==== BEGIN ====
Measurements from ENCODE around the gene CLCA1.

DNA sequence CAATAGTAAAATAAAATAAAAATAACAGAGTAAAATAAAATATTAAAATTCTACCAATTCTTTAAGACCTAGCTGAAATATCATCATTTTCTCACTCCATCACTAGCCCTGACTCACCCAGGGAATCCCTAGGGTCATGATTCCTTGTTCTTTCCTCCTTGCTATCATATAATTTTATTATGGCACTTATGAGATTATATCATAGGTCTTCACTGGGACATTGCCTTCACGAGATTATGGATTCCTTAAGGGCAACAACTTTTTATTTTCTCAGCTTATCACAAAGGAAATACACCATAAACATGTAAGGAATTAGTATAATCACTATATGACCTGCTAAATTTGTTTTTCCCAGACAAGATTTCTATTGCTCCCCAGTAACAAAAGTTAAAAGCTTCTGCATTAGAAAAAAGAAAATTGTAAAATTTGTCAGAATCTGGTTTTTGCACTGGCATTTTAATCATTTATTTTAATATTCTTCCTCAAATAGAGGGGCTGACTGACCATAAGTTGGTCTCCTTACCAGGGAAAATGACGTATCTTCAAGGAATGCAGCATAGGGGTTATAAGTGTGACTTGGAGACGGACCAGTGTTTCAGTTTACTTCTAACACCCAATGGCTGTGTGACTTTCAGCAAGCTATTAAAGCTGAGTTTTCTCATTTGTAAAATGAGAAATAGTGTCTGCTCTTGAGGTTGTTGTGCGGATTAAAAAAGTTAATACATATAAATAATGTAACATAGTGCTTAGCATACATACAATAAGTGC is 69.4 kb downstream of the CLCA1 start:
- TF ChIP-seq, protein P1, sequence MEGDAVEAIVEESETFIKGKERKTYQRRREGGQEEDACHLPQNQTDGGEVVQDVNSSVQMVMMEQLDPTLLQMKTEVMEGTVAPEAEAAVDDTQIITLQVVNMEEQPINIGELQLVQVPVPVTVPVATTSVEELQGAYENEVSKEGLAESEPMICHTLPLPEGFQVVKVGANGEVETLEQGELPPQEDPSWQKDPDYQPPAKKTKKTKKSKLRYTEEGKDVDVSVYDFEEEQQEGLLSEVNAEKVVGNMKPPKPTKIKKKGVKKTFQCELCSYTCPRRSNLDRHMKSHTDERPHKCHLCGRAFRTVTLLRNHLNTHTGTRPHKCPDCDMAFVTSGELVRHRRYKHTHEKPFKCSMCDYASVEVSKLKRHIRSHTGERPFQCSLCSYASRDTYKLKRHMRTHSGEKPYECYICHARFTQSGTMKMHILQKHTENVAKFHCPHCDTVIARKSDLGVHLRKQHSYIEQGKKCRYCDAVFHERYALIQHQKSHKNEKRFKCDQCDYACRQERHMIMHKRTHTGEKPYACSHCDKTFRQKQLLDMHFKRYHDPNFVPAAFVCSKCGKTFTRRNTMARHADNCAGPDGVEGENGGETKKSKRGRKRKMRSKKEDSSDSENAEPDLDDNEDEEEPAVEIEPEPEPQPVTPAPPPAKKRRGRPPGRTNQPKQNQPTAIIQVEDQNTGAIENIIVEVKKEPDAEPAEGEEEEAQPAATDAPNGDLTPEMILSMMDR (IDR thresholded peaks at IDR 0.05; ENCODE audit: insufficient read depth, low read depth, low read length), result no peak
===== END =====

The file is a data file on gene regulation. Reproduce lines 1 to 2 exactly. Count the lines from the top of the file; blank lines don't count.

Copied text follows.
Measurements from ENCODE around the gene CLCA1.

DNA sequence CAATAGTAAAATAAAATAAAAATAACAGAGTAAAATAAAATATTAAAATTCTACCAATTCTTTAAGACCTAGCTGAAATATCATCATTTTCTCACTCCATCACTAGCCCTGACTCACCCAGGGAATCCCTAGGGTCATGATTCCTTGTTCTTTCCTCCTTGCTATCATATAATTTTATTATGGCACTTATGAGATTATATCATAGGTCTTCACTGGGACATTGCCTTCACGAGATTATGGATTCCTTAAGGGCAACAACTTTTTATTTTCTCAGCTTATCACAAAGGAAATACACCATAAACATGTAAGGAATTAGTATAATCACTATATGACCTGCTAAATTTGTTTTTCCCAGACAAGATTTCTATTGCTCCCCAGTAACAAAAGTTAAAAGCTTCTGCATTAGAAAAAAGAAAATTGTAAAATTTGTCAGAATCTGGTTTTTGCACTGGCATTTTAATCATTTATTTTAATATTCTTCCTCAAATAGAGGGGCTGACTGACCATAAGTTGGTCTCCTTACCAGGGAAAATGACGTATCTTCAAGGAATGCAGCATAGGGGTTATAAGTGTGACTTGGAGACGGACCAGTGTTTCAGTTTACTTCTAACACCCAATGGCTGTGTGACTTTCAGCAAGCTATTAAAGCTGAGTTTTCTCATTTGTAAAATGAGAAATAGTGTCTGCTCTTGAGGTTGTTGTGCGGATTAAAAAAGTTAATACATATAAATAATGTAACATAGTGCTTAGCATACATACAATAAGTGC is 69.4 kb downstream of the CLCA1 start: